Regent University School of Law
When Jamie Lord found out that she had received a major scholarship to attend Regent University School of Law, she knew she couldn’t turn it down. But Jamie wasn’t raised in a religious household – and as a lesbian, she worried how she might be treated at Regent, a renowned Christian college.
She was relieved when an official from Regent told her not to worry – she didn’t need to share Regent’s religious beliefs in order to attend the school and there would be no problem with her being a lesbian. Regent, the official said, embraced diversity.
That couldn’t have been further from the truth.
In her first week of classes, Jamie quickly discovered that if she told people she is a lesbian, she would be treated differently. And in numerous classes – while her professors and peers characterized LGBTQ people as pedophiles, child molestors, undeserving of marriage and destined for hell – Jamie was terrified, as she had never witnessed such a hostile anti-LGBTQ environment before.
During her second year, a professor harassed her specifically because of her sexual orientation. At a breaking point, she met with her Dean, who suggested that Jamie talk to the professor – who he described as a loving and caring person she could talk to.
But the professor quickly explained his belief that being gay is a sin and that he did not accept LGBTQ people, including his gay brother. “A teacher told me I would go to hell for being a lesbian and that if I prayed hard enough, God would save me from my sinful ways, ” Jamie recalls.
This same professor then went on to regularly insult LGBTQ people in front of the entire class, ranting that gay people are pedophiles, that you can act straight if you try hard enough, gay marriage should not be called marriage, and gay people should not be able to adopt children. He even referred to LGBTQ people as “the gays” despite Jamie’s repeated requests that he stop.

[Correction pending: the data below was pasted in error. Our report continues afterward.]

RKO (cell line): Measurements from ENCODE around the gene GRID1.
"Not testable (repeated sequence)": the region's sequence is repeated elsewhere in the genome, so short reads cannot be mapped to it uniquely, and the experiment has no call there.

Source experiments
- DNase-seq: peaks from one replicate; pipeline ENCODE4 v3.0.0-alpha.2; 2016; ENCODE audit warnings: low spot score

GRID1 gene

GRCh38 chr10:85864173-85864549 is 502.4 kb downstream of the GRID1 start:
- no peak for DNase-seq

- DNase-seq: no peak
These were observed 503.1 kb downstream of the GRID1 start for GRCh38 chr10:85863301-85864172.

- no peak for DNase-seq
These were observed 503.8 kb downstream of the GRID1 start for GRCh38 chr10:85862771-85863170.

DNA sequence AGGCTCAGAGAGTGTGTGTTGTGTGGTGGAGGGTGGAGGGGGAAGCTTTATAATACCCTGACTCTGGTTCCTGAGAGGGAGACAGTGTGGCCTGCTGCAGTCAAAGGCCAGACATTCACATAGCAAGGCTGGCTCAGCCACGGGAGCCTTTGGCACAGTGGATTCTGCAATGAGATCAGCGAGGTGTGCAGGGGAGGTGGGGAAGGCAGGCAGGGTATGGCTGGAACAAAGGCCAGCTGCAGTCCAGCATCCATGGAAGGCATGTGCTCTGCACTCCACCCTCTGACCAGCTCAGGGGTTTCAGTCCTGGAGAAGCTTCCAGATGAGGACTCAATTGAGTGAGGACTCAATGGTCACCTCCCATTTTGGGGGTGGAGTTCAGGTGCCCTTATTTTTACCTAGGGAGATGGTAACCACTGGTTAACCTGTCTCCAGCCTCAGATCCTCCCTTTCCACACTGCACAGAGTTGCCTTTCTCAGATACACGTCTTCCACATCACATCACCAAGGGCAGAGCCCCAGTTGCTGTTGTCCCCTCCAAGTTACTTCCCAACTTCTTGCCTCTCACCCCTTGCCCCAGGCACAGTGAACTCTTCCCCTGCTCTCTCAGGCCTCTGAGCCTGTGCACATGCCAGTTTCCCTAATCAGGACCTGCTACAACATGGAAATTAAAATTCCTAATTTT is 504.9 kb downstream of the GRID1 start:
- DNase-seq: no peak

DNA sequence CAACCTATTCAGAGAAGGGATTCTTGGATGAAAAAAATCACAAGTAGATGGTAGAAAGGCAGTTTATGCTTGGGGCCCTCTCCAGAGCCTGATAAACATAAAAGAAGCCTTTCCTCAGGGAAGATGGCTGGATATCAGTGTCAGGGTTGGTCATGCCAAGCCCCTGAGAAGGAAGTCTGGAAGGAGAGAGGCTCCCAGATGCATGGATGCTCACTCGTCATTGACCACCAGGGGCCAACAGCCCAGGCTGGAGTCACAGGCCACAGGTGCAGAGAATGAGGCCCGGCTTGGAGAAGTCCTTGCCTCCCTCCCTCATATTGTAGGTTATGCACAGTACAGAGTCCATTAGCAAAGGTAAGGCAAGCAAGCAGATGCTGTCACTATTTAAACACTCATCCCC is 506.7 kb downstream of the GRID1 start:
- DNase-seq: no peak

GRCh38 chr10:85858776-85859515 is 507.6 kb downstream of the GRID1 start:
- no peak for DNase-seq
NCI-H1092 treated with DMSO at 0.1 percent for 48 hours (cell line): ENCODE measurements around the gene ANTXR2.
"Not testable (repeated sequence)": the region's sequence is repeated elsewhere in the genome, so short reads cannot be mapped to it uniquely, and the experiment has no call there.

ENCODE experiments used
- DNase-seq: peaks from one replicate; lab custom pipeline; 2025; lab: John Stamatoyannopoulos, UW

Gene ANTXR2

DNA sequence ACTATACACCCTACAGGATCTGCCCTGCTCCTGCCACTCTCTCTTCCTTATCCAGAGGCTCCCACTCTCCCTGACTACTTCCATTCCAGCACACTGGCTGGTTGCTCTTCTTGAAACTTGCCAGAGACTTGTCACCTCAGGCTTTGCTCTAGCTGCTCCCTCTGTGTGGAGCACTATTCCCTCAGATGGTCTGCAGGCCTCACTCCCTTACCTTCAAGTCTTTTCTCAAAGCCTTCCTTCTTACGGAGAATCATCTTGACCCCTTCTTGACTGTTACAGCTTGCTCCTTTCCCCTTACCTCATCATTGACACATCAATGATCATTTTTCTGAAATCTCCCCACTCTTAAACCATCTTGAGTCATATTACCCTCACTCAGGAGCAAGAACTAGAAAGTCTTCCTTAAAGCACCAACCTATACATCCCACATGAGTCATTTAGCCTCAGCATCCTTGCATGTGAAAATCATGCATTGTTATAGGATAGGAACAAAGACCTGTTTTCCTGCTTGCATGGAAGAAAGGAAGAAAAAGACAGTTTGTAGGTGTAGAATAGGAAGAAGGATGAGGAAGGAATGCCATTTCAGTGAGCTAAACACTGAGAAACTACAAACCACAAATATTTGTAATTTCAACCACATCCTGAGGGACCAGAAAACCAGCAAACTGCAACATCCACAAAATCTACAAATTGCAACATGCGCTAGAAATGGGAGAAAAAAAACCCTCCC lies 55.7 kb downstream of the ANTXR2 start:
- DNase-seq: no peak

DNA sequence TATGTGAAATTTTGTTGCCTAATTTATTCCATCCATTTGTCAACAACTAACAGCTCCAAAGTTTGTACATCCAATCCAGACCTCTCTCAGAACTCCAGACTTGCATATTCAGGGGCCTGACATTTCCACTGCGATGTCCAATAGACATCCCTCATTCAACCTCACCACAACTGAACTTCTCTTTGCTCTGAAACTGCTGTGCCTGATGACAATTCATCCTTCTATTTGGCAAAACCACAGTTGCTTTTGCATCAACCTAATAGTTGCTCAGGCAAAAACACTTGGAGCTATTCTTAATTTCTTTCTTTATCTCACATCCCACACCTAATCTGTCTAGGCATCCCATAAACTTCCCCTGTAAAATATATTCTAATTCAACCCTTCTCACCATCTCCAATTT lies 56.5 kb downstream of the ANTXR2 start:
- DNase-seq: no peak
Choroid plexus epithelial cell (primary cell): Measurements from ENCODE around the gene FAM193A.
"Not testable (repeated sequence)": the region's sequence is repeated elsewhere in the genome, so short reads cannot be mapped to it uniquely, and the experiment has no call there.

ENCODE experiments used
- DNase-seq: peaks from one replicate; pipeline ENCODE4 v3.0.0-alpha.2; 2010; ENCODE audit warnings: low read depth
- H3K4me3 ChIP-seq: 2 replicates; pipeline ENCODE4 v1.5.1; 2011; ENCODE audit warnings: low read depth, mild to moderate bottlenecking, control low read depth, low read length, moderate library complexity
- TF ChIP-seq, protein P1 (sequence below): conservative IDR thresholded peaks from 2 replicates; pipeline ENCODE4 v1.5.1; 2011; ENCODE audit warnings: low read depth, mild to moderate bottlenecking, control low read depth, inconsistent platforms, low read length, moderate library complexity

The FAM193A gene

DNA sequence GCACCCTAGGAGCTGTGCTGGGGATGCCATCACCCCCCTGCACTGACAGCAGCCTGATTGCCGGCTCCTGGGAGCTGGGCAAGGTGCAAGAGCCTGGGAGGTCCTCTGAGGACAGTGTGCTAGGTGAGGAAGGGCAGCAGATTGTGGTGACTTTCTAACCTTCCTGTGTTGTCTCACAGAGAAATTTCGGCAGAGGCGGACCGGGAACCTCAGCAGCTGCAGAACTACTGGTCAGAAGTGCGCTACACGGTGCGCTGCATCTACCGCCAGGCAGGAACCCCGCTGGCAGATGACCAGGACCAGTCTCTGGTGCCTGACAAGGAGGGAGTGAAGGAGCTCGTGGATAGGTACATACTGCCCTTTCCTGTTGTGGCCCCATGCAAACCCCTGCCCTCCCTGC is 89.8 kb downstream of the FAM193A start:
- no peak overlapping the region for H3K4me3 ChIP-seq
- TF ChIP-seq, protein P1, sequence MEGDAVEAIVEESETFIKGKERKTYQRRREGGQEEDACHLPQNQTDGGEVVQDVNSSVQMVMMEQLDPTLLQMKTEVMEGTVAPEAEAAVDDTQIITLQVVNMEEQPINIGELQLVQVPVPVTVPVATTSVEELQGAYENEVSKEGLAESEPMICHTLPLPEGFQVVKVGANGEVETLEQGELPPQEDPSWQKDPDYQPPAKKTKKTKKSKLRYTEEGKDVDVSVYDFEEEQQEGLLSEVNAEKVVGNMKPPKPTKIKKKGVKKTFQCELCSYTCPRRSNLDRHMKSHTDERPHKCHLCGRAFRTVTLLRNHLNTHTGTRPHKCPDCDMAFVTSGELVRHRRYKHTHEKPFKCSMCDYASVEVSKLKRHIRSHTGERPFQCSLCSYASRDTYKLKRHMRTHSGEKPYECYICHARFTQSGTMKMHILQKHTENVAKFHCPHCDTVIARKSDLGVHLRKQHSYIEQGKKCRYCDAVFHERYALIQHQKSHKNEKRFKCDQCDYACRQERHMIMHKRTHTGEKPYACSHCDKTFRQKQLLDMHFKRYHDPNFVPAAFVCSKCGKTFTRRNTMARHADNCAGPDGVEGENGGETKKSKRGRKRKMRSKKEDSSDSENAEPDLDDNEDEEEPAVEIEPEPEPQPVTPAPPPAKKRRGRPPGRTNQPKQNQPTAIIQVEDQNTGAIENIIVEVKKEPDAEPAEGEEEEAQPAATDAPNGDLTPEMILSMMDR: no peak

It soon became clear that this professor wasn’t an isolated problem – but instead, representative of Regent as an institution. Jamie’s reports to administration about the anti-LGBTQ abuse she was facing went unresponded to. In fact, some administrators even reminded her that she could be kicked out of the school if she were to even bring her girlfriend to campus – citing a portion of the student handbook that prohibits dating between people of the same-sex.
Eventually, Jamie couldn’t take it anymore. Her amazing scholarship wasn’t enough to justify routinely hearing from her professors and peers that LGBTQ people like her were going to hell and that her identity was shameful. She became depressed – and felt further from God than she had ever felt.
Now, Jamie is ready to hold Regent accountable – as one of 40 plaintiffs in REAP’s lawsuit demanding that the U.S. Department of Education stops granting religious exemptions to religious schools like Regent that use federal taxpayer dollars to discriminate against and torment their LGBTQ students.
“I hope that future LGBTQ law students at Regent will be spared the abuse and terrors I faced.”
At many religious schools, colleges, and universities, LGBTQIA+ and other marginalized students suffer discrimination, abuse, isolation, and hardship. If this describes you, you are not alone. We are in this together.
REAP fights for the safety, bodily autonomy, justice, and human rights of LGBTQIA+ and other communities marginalized at many predominantly white, taxpayer-funded religious schools and colleges. Using campus organizing, storytelling through podcasting, documentary film, and speaking and preaching on campuses throughout the country, REAP empowers students, faculty, staff and alumni at these institutions to advocate for human rights, while shining a light on the dangers and abuses of a major educational pipeline of white Christian Supremacy.